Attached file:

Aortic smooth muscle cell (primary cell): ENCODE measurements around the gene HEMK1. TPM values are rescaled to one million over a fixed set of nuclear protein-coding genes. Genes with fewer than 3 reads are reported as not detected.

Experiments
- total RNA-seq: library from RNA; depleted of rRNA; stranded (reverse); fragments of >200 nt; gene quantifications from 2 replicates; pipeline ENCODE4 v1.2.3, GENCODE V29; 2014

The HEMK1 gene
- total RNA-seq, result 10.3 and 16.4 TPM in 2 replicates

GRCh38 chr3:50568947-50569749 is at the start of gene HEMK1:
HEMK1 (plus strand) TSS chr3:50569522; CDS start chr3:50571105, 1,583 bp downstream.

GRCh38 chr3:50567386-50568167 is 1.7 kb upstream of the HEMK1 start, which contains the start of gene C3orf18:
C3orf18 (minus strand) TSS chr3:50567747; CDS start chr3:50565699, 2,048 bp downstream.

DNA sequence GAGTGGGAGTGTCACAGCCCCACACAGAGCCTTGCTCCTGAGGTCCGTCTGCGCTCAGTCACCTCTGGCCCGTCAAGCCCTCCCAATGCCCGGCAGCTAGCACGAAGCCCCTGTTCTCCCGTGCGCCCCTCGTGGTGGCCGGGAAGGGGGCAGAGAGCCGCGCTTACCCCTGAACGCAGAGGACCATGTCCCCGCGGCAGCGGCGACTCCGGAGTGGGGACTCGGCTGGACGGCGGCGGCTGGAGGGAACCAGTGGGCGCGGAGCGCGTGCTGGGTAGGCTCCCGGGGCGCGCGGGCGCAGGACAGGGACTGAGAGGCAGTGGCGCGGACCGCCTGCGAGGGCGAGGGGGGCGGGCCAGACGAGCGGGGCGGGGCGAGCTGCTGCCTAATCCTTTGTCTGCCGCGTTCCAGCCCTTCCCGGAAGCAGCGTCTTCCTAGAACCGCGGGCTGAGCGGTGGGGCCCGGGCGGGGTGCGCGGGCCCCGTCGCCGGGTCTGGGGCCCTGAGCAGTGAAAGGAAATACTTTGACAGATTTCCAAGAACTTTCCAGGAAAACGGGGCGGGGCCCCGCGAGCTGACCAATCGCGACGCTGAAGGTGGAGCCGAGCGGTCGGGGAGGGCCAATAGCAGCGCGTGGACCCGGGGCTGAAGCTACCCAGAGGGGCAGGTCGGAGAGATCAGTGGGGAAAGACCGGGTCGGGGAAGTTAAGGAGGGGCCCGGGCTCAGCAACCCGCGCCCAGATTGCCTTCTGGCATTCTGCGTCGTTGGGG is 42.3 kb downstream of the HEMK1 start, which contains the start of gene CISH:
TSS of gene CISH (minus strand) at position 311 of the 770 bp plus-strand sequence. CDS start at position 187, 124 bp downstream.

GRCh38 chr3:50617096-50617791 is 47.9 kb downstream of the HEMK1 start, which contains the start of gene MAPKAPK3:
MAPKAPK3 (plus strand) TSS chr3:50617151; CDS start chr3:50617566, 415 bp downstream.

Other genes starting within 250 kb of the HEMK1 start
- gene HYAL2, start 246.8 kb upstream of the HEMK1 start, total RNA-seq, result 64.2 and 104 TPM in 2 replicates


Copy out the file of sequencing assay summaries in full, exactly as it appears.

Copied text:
Aortic smooth muscle cell (primary cell): ENCODE measurements around the gene HEMK1. TPM values are rescaled to one million over a fixed set of nuclear protein-coding genes. Genes with fewer than 3 reads are reported as not detected.

Experiments
- total RNA-seq: library from RNA; depleted of rRNA; stranded (reverse); fragments of >200 nt; gene quantifications from 2 replicates; pipeline ENCODE4 v1.2.3, GENCODE V29; 2014

The HEMK1 gene
- total RNA-seq, result 10.3 and 16.4 TPM in 2 replicates

GRCh38 chr3:50568947-50569749 is at the start of gene HEMK1:
HEMK1 (plus strand) TSS chr3:50569522; CDS start chr3:50571105, 1,583 bp downstream.

GRCh38 chr3:50567386-50568167 is 1.7 kb upstream of the HEMK1 start, which contains the start of gene C3orf18:
C3orf18 (minus strand) TSS chr3:50567747; CDS start chr3:50565699, 2,048 bp downstream.

DNA sequence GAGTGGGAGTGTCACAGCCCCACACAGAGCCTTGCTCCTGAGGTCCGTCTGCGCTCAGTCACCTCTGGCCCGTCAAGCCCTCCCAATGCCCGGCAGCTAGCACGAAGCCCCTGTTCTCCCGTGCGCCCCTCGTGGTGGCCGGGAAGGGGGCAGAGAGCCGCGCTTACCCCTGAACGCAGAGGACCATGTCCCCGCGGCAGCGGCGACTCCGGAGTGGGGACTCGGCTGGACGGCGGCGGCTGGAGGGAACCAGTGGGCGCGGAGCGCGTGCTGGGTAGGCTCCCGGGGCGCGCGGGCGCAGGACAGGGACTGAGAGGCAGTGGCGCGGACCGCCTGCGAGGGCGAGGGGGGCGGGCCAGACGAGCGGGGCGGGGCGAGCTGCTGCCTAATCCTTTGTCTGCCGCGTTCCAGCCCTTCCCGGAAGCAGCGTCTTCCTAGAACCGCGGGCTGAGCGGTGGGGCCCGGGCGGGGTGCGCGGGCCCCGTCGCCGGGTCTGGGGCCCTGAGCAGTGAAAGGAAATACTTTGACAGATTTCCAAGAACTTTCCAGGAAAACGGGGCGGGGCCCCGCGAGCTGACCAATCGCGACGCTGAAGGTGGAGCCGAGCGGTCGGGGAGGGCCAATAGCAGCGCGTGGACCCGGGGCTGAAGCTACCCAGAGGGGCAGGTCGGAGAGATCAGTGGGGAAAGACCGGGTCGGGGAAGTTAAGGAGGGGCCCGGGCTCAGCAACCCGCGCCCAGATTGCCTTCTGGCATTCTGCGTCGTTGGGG is 42.3 kb downstream of the HEMK1 start, which contains the start of gene CISH:
TSS of gene CISH (minus strand) at position 311 of the 770 bp plus-strand sequence. CDS start at position 187, 124 bp downstream.

GRCh38 chr3:50617096-50617791 is 47.9 kb downstream of the HEMK1 start, which contains the start of gene MAPKAPK3:
MAPKAPK3 (plus strand) TSS chr3:50617151; CDS start chr3:50617566, 415 bp downstream.

Other genes starting within 250 kb of the HEMK1 start
- gene HYAL2, start 246.8 kb upstream of the HEMK1 start, total RNA-seq, result 64.2 and 104 TPM in 2 replicates